-800-345-2550 call 1-800-433-9947. time for citi price rewind. because your daughter really wants that pink castle thing. and you really don't want to pay more than you have to. only citi price rewind automatically searches for the lowest price. and if it finds one, you get refunded the difference. just use your citi card and register your purchase online. have a super sparkly day! ok. [ male announcer ] now all you need is a magic carriage. citi price rewind. buy now. save later. >>> the debate on how to fix the fiscal cliff has been almost completely focused on tax hikes. but if you're only raising taxes on the upper income, you can't even make a dent in the deficit without cutting spending at the same time. eamon javers looks at the possible cuts. >> hey, bill. i was going to tell you how they could cut spending on capitol hill, but we've had news. i'll spare you that and get to the news. markets over the past little while here this afternoon have been reacted to comments from harry reid and mitch mcconnell. let me play you a sound bite of what markets reacted to and explain on the other side w
, managing director and head of global commodities reaernr research at citi. we met many life times ago. tell us we're about $88 now on oil. >> on wti, which has nothing to do with the real world. >> $110 on brent. >> we think brent will go down 10%, maybe a little more. we have a $90 level for brent, $90 to $100 level. >> why is that? >> we've just gone through almost two year period of really significant amount of disruption, like the embargo against iranian crude. but a lot of it is about a beca had high prices for ten years and the fruits of new investments are coming in and just a lot of oil coming into the market. particularly from north america, but other places, as well. >> what about china? the idea was that china was sort of hoarding oil. are they still doing that? >> they're hoarding in two ve senses before some senses. some is for the strategic stockpile. they'll do another 400 million between now and 2020. >> so how does that compare with -- >> we have 700 million. we don't need it any longer because we're producing so much more oil every year. >> domestically. i saw a chart the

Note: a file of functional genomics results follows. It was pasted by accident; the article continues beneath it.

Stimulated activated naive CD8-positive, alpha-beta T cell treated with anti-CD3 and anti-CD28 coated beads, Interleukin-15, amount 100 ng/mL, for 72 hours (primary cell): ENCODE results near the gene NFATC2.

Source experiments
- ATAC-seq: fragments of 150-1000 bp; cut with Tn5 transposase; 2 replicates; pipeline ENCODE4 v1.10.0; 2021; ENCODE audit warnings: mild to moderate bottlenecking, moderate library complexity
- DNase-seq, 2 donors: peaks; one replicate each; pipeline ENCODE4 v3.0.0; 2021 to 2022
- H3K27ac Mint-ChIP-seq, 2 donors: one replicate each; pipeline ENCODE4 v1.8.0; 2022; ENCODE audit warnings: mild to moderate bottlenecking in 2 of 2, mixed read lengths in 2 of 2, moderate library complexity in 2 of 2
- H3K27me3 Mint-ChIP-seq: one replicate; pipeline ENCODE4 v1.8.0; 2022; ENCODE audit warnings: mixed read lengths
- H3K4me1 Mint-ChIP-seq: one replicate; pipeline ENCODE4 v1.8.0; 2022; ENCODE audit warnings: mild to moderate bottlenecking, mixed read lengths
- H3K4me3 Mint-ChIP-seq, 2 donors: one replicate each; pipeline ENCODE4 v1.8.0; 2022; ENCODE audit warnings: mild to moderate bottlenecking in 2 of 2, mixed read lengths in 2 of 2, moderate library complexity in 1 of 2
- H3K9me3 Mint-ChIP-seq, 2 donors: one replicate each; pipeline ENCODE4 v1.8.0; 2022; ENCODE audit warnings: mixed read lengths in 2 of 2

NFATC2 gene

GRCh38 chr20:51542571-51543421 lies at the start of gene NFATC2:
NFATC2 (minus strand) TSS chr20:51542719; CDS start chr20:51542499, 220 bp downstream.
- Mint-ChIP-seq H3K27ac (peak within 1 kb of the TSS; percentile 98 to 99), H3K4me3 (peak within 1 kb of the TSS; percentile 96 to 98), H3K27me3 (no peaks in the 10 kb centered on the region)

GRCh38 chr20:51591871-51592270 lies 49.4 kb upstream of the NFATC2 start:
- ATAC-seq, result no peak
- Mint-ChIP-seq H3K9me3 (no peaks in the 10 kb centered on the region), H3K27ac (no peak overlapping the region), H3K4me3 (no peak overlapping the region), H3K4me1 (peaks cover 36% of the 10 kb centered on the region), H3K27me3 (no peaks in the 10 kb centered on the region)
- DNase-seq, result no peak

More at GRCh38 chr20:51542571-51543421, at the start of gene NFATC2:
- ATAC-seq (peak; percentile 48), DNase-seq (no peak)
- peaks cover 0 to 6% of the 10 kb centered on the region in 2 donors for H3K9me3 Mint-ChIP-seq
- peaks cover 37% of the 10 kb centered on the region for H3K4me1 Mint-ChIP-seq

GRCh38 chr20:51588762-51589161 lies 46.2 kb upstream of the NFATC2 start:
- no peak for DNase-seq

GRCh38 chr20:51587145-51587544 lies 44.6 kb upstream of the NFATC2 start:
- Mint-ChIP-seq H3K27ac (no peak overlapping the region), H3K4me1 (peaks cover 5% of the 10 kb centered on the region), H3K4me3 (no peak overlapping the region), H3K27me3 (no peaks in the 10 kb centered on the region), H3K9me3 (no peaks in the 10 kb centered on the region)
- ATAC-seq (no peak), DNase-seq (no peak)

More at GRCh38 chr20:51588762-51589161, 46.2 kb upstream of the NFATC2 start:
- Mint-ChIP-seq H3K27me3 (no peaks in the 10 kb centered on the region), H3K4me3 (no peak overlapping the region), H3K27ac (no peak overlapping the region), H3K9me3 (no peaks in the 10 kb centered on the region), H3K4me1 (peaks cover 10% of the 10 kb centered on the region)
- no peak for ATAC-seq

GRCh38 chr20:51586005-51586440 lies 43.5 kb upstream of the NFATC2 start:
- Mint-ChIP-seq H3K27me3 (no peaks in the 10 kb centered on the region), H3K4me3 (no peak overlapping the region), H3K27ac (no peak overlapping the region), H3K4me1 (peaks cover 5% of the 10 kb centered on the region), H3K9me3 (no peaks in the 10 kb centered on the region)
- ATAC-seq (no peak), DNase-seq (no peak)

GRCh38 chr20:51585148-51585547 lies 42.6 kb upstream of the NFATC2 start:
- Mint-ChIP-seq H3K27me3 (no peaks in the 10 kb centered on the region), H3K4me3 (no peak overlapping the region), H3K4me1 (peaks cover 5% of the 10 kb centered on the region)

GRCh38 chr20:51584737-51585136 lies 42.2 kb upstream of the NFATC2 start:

on the deals. whoever has the best deal, i'll buy from them. that's why i'm here tonight. >> citi says there's a long road ahead. you don't buy a separate gps device and camera anymore, you get it all on one device. like she said, all door busters are gone so are the long, long lines. they will probably get a second wave around 9:00 a.m. or after the sun comes up at least. that's been my experience. back to you. >> is there a second round of door busters or specials to lure more people in later on in the day? >> no. there are continuing door busters online that they may still have in stock. like the $180 40-inch televisions, those are gone. some at midnight went to kohl's at midnight and did shopping there and came back here at 5:30. doesn't that sound fun? >> wow. dedicated shopping out there. good to see you. good luck out there. >>> who will be the winners and losers on black friday. let's bring in jennifer davis, retail analyst, for her take on this. jennifer, i would imagine it's too early to tell. so far what are you finding in terms of jane was reporting on door busters gone very earl